MONTREAL — Jim Prentice says environmental regulations are a work in progress for Canada’s booming shale-gas industry — even though drills have already been piercing the ground in several parts of the country for years.
The federal environment minister was asked Friday whether Canadian regulators are prepared to protect water resources from ecological risks posed by the burgeoning sector.
“(Environmental issues) have been addressed to some degree in Alberta and in British Columbia and I think we can learn from their process,” Prentice told a news conference in Montreal.
“But shale gas has potential in most of the Canadian provinces and so I think that it’s important that each province ensure that they have the appropriate regulations in place.”
When pressed whether those necessary rules are already governing shale-gas production in Western Canada, Prentice responded: “They are being developed at this time.”
Prentice’s remarks came a day after a University of Toronto report raised concerns Canada has not developed adequate regulations to address the potential impact of shale-gas extraction on the country’s water supply.
“In Canada, government has notably embraced the benefits of shale production while studiously avoiding any serious discussion of its considerable environmental costs,” Ben Parfitt wrote in his report for the university’s Munk School of Global Affairs.
“The silence from the National Energy Board, Environment Canada and provincial energy regulators is troubling.”
On Friday, Prentice called Quebec an example of how to approach shale-gas regulation — even though the province’s fledgling industry is only at an exploratory stage and has no plans to produce commercially before 2014.
Commercial shale-gas production, meanwhile, has already been boring through shale for years in places like B.C.’s Horn River Basin.
“Other provinces will have to ensure that they have the regulations in place, that they’ve examined all of the economic and environmental issues and made the right decisions,” said Prentice, who met with Quebec’s environment minister Friday to discuss several issues, including an upcoming action plan to protect the St. Lawrence River.
“But I think Quebec is very much leading the way in terms of exploring shale gas, and the future of shale gas and how this can be done in an environmentally responsible manner.”
Canada has vast reservoirs of natural gas locked in shale formations across the country.
The gas is extracted from its unconventional source by blasting chemicals, sand and water into deep, underground wells. The process is called hydraulic fracturing — or fracking.
But opponents fear that fracking consumes huge amounts of water, pollutes existing supplies and leaves a contaminated byproduct.
Internal documents produced by Natural Resources Canada in March warned the federal government that shale-gas exploitation could draw heavily on the country’s freshwater reserves.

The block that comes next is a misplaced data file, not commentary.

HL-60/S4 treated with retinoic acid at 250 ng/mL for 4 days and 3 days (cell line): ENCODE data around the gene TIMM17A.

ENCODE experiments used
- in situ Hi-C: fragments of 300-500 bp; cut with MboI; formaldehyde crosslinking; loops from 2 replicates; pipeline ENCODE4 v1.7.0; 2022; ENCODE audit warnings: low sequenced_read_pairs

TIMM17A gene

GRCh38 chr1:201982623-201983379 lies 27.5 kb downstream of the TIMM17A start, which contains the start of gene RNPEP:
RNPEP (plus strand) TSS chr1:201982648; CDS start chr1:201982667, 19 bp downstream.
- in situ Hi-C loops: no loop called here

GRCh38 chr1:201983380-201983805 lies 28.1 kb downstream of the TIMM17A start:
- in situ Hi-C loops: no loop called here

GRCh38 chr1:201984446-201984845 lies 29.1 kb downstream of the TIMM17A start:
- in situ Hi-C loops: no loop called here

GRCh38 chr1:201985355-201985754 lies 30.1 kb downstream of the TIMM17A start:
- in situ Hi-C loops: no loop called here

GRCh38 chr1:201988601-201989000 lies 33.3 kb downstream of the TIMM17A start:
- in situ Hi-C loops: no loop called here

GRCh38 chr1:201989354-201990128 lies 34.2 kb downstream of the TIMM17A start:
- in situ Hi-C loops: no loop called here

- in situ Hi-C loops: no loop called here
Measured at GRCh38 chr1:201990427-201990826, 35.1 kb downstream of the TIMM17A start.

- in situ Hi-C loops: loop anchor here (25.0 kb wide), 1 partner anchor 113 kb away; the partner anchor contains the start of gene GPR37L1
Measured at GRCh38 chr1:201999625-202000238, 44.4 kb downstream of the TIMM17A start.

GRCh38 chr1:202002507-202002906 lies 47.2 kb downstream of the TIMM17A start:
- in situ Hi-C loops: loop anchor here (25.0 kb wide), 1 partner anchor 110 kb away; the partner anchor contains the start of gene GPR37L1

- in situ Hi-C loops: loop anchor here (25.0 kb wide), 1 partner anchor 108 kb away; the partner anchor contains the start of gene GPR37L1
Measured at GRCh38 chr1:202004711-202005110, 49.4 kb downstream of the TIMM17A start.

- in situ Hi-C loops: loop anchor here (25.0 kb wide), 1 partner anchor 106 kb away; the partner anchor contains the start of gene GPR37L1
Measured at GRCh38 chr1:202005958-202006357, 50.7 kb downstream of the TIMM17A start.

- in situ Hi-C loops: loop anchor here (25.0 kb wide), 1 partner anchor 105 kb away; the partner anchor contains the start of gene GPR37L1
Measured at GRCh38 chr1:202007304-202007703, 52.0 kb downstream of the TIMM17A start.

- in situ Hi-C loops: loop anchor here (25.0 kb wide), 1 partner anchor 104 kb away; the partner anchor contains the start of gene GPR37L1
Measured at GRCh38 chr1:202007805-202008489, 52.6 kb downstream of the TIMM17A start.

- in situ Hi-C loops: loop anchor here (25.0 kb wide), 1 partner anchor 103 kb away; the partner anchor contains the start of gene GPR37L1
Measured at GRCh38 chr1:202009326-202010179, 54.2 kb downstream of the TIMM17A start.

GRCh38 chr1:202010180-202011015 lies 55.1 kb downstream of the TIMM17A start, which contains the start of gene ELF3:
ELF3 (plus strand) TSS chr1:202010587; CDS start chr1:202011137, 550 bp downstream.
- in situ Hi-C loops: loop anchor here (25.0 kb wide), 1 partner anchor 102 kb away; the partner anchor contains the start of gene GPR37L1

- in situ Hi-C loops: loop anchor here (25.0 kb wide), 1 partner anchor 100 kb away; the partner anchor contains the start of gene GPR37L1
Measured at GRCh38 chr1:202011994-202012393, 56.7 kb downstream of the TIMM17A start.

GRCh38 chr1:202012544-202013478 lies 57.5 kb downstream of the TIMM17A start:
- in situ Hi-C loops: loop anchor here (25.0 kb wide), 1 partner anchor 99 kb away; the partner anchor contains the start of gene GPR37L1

These are among the concerns that have ignited a passionate public debate over shale gas in Quebec.
The Quebec government has come under fire in recent months for its handling of the provincial shale-gas industry, which has established exploration projects near farming communities along the St. Lawrence River lowlands.
But gas companies say the necessary precautions are being taken to ensure fracking leaves a relatively light environmental footprint.
Questerre Energy Corp. (TSX:QEC), which plans to drill in Quebec’s portion of the Utica shale formation, says 30 to 50 per cent of the water used for fracking can be recycled for future wells.
The Calgary-based company also says the water, which amounts to far less than the province’s pulp and paper industry, is treated and disposed of at approved facilities.
But a shale-gas expert from the Pembina Institute, an environmental think-tank, says governments, like B.C.’s, aren’t doing enough.
“We need to make sure that the industry is being regulated very closely and very carefully, and experience in B.C. has shown that that has not been done over the years,” said Karen Campbell, adding the province has been producing shale gas for about four years.
She said there are a number of abandoned gas wells and contaminated sites in northeastern B.C.
“There’s not enough people on the ground, there’s not enough oversight,” Campbell said.
“We just don’t know what’s happening on the landscape, and, frankly, it’s even more concerning when you don’t know what’s happening to your water supply.”
She said Ottawa has a responsibility to pressure the provinces to do more.
“You can’t do this without an impact — it’s going to have an impact on land, people and it’s going to have a big impact on water.”